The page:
Could it be Port Hedland where I lived in a construction donga many decades ago? If agriculture is going to sprout in the North why not have manufacturing sprout in the North? Many, many decades ago during Australia's manufacturing high point there was a proposal to develop a direct reduction HiMet Plant. The budget was exactly $100m. A very good friend of mine who was an excellent estimator told me that he felt that the estimate was too low. I am no longer quite as keen to call him a friend because he worked all week on his own time and produced a very detailed estimate totaling $105m. They scrapped the plan.
Way back then I wondered what would have happened if they has gone ahead with a target of $100m. My job was to control time schedules and be associated with the cost controllers. What if the cost had blown out by 10% and hit $110m? I would have done my darndest to justify any schedule and cost over runs. .
I will be sending this web address to Post Offices in Kwinana, Port Hedland and Wickham and hope that a miracle might occur.

I discussed these graphs with the economist

The first four columns on the left were copied from a DVD by the late Lance Endersbee while the heading and the two columns on the right hand side are mine. When I saw the DVD in 2011 I did not want to believe it. I phoned ABARE and was devastated to learn that they assessed that Australian agriculture had reduced to 2% of GDP and what Lance referred to as Production had reduced to 26% of GDP. I have asked the Senate Inquiry into citrus to advise their estimate for agriculture in 2013. I will be asking Darren Chester the Federal member for Gippsland to obtain a figure for Production and/or manufacturing.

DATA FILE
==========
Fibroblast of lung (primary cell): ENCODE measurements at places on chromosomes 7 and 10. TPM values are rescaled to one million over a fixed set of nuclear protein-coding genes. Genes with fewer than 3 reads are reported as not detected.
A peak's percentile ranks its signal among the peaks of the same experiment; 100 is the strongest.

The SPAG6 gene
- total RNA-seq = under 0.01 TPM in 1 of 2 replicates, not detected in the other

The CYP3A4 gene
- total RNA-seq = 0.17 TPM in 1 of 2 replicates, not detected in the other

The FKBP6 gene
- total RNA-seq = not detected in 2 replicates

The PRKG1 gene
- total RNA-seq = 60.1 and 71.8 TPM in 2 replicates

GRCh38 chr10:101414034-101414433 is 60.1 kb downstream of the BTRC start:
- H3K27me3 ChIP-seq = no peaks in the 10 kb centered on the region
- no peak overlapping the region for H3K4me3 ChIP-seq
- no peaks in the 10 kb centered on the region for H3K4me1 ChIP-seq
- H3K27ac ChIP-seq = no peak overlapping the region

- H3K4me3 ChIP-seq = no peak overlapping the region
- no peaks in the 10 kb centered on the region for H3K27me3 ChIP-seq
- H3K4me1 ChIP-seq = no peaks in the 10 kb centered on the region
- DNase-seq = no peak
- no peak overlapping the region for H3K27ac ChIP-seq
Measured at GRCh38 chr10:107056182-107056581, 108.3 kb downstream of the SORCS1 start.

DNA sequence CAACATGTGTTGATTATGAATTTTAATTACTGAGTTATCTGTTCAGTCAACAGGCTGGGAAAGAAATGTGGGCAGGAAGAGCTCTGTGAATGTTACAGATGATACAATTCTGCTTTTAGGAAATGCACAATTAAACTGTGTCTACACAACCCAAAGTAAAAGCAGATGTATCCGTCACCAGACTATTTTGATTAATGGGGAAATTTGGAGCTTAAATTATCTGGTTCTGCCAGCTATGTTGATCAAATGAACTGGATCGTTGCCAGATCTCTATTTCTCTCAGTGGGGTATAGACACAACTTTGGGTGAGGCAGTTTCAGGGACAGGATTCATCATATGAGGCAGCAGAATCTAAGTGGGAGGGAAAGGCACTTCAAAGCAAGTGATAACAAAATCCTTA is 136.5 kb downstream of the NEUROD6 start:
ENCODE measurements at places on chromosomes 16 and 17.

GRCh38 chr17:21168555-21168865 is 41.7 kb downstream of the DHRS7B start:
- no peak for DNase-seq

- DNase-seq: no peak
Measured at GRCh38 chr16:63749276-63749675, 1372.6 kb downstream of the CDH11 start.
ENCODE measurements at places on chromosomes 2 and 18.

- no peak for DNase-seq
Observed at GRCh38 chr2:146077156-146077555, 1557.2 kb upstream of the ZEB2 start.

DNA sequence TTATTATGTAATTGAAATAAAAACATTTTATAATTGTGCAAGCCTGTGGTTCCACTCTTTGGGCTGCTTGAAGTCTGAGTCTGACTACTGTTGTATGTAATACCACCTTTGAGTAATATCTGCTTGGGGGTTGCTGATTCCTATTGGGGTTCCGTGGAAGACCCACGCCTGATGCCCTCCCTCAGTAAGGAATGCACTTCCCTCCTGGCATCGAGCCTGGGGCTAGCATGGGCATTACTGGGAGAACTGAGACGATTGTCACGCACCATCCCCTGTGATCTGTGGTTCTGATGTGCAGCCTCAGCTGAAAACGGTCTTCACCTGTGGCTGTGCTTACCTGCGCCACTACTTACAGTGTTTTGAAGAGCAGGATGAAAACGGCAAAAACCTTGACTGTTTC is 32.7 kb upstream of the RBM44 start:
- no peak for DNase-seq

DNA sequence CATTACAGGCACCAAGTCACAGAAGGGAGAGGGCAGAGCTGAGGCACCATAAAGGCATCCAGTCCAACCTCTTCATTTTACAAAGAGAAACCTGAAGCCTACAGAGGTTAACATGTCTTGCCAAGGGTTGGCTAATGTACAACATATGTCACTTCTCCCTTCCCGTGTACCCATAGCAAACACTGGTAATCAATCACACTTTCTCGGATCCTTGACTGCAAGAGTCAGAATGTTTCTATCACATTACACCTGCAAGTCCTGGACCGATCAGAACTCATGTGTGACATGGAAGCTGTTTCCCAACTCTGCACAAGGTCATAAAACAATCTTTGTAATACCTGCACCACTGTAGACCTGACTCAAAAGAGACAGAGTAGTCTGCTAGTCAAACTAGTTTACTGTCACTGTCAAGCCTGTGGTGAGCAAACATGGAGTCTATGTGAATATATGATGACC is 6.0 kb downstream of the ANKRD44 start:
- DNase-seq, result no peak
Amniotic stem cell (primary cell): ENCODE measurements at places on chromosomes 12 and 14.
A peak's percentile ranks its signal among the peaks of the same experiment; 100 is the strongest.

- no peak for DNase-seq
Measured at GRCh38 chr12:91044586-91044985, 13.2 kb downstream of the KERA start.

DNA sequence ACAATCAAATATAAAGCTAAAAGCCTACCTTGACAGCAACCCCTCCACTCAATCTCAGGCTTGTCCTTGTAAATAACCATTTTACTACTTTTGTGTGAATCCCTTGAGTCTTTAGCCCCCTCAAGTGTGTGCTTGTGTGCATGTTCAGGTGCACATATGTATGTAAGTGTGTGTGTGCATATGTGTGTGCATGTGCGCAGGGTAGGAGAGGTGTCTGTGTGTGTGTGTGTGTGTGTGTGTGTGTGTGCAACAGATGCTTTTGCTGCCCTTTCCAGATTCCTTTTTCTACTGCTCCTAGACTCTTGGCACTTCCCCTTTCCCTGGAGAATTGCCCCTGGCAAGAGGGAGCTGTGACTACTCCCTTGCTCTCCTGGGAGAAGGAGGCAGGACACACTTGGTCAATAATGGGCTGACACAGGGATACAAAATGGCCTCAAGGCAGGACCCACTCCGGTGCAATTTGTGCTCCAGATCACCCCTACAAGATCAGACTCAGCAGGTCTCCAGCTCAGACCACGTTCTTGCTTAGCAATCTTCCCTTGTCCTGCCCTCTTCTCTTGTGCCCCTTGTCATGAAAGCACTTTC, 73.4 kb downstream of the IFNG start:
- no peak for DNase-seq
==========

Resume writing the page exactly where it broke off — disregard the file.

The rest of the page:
The editor of "The Area News" is very realistic. He allows weak economic outlook for agriculture to be presented so that improvements can be initiated. The editor of the LatrobeValley Espress prints only good news so the following letter will not appear in print:



From:Jeremy Beck ( sender is in yourcontact list.
Sent:Monday, 13 May 2013 9:13:37 AM

What is the local situation in Morwell?
A friend works in a factory which lost $200,000 last year and $200,000 the year before. We dsperately want to try to persuade The Latrobe Valley Express and Darren Chester to save yet another Australian industry to die because of the ever decreasing tariffs in the New World Order of Univeral Free Trade.
A design engineer tells of having a staff of over 30 including apprentices diving down to a staff of 6 with no apprentices. He has joined with us prevent his  part of the manufacturing industry disappearing for ever.
Yesterday (13th May 2013) he told of a bank teller saying that customers had dropped by more then half. Her answer to his question was "lack of business."  How can there be business when the manufacturing base of the economy is imploding?

Only ten years ago  steel structures in Australia were designed and manufactured in Australia. As tariffs have reduced I have seen a construction site in NSW where steel structures and equipment were imported from India and so much of the structures and key equiupment items were unacceptable and had to replaced with disasterous results on the project schedule.
On another project piping imported from China required replacement with project schedule delays..